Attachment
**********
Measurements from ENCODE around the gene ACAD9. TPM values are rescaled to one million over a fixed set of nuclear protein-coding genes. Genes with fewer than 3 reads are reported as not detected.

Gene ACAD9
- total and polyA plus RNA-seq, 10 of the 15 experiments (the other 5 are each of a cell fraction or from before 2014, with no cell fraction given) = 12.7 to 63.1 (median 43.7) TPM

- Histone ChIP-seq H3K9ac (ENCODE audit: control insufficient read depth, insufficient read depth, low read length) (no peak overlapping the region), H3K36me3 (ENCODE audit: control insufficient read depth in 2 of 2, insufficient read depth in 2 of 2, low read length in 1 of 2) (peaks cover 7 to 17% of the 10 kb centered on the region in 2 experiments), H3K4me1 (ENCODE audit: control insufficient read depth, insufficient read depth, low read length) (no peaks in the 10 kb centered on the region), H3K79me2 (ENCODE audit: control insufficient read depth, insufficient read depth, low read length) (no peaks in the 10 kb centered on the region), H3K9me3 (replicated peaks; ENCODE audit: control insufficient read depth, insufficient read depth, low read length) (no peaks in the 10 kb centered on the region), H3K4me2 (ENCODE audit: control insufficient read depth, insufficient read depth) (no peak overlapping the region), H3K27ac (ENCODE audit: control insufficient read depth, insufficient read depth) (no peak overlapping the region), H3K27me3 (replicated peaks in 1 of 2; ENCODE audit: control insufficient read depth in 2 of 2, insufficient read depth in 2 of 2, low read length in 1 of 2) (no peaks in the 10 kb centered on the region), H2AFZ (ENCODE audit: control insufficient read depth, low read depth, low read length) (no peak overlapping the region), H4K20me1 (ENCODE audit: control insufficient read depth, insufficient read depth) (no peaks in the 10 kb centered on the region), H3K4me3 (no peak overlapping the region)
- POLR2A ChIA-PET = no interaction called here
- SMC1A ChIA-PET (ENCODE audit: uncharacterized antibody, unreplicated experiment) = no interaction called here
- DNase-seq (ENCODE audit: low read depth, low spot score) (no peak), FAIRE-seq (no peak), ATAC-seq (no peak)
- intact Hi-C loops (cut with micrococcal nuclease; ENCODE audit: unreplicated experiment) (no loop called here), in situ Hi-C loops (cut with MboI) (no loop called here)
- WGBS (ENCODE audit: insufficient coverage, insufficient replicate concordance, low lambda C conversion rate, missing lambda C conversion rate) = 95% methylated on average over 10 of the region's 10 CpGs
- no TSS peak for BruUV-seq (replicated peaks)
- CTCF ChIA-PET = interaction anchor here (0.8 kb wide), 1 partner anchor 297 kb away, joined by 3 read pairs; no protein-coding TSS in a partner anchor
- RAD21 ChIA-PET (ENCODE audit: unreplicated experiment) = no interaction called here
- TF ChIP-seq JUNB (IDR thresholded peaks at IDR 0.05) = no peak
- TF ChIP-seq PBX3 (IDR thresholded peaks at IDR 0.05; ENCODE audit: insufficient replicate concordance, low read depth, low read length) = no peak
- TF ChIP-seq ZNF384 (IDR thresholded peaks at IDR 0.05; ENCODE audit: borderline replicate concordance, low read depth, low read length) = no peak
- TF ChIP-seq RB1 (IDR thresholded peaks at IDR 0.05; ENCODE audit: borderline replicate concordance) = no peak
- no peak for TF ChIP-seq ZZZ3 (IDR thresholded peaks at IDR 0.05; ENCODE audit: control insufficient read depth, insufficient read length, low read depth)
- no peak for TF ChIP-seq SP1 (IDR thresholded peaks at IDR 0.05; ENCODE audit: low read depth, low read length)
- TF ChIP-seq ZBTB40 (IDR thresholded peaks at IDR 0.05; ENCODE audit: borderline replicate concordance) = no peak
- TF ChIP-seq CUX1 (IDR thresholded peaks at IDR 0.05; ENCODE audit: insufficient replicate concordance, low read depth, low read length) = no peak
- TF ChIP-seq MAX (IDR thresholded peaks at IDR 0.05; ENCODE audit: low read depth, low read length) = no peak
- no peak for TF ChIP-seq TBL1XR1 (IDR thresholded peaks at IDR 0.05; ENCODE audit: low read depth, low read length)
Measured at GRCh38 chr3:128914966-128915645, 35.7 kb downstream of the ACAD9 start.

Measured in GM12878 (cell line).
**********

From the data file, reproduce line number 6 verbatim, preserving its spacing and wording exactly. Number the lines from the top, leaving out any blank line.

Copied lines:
- SMC1A ChIA-PET (ENCODE audit: uncharacterized antibody, unreplicated experiment) = no interaction called here